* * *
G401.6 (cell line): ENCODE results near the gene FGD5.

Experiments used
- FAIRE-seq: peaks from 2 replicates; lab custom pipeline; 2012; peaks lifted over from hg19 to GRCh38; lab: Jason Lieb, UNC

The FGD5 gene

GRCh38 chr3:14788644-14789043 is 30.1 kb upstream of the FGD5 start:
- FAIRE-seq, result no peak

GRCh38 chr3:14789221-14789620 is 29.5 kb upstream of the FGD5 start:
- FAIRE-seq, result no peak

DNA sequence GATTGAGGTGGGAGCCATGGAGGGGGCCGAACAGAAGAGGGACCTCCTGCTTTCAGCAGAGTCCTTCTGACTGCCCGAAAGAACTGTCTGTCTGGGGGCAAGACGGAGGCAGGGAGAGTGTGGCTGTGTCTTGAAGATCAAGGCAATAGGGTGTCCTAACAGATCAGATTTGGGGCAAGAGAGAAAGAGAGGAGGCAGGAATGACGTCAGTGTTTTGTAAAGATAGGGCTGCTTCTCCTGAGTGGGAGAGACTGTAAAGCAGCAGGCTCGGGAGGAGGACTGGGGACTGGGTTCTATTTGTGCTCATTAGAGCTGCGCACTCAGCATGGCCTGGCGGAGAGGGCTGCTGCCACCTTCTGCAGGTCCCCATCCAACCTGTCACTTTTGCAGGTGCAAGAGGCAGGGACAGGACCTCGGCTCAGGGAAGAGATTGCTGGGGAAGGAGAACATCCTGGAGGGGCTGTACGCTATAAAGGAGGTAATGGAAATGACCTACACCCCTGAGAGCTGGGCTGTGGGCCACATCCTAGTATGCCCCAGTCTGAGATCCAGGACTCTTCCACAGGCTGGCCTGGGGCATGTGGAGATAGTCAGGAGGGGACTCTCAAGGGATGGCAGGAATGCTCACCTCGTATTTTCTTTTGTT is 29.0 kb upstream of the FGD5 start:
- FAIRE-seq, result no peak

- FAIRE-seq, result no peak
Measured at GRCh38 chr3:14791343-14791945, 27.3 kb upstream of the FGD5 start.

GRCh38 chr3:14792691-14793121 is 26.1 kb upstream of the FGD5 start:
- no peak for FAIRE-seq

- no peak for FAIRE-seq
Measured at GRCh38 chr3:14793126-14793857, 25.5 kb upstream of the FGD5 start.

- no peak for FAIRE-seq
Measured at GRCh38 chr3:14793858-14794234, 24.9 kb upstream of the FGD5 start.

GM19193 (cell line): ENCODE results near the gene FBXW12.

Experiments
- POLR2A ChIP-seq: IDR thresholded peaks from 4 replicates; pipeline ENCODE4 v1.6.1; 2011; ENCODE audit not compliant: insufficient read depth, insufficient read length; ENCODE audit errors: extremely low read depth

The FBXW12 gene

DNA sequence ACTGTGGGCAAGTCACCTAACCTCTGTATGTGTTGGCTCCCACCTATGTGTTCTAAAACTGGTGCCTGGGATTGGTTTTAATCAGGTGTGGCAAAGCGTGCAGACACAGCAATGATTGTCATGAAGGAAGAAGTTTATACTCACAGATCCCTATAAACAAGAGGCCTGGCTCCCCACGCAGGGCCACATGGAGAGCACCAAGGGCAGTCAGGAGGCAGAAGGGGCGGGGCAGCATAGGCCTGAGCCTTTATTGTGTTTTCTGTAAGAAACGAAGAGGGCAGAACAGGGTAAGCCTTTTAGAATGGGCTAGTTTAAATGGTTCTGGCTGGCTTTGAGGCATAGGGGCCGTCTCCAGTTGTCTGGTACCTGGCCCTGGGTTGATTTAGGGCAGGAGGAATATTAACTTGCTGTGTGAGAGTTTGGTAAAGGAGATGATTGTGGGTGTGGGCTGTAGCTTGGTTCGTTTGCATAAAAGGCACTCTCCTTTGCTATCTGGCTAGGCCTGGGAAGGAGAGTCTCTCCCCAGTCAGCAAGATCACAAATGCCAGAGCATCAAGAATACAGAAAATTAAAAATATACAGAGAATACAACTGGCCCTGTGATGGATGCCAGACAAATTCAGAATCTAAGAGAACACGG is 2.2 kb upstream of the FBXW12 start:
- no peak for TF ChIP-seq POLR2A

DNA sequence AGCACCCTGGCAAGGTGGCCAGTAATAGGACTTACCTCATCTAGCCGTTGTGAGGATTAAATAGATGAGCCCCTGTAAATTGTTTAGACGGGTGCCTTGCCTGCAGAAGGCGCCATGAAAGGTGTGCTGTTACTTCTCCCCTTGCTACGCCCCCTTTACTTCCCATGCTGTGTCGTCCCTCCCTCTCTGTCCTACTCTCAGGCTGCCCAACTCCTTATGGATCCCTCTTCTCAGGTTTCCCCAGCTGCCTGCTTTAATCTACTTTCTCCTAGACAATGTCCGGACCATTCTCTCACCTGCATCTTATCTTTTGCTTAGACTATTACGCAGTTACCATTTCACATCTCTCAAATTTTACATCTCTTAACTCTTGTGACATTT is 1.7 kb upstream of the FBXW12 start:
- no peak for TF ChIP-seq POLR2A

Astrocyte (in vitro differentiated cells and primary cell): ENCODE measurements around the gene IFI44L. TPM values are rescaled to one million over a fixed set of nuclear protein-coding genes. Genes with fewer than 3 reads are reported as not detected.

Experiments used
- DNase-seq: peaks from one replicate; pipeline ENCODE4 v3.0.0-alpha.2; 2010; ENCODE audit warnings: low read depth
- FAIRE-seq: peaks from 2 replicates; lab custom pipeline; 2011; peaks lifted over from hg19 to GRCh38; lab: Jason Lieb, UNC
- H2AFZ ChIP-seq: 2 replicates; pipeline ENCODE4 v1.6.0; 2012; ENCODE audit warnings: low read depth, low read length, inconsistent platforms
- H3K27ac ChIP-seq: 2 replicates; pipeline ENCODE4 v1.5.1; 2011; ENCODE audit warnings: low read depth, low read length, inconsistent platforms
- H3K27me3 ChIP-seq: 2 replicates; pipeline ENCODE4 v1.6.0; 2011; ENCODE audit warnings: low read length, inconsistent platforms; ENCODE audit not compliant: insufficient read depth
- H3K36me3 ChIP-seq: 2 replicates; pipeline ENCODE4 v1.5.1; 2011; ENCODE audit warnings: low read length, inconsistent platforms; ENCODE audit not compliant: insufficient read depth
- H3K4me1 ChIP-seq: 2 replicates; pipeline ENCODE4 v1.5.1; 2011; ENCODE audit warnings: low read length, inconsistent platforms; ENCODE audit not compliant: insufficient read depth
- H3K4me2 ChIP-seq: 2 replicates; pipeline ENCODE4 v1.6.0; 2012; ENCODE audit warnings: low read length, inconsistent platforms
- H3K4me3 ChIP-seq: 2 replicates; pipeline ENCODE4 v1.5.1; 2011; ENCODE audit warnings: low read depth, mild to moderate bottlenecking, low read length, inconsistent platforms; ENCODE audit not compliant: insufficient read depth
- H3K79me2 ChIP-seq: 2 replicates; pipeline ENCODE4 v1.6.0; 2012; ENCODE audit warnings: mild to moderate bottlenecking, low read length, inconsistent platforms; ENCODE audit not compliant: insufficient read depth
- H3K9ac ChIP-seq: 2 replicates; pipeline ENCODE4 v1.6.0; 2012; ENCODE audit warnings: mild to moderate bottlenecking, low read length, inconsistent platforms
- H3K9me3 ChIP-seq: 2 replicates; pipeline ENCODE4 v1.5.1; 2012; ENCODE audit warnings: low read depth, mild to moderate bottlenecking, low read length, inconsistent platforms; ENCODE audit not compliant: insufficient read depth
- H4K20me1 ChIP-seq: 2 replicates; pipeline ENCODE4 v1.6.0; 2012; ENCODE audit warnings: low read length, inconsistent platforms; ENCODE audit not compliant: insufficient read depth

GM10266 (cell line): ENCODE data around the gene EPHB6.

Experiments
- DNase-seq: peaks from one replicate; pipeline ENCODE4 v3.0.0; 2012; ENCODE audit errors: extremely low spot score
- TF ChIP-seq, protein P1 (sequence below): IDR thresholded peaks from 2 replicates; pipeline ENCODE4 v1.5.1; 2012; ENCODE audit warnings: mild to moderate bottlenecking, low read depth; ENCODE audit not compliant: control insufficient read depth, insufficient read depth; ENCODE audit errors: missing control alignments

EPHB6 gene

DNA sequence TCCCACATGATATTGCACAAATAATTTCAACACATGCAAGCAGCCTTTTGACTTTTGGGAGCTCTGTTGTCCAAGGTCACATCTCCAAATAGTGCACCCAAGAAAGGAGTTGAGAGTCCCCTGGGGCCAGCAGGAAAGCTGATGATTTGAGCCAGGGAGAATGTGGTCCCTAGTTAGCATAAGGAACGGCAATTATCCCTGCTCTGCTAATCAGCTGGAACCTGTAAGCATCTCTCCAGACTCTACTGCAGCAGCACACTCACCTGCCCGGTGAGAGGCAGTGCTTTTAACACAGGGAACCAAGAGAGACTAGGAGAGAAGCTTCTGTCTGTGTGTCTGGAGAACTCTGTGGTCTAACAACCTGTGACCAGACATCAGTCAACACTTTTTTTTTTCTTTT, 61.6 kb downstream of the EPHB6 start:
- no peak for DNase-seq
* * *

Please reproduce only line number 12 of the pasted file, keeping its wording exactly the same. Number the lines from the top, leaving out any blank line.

Measured at GRCh38 chr3:14791343-14791945, 27.3 kb upstream of the FGD5 start.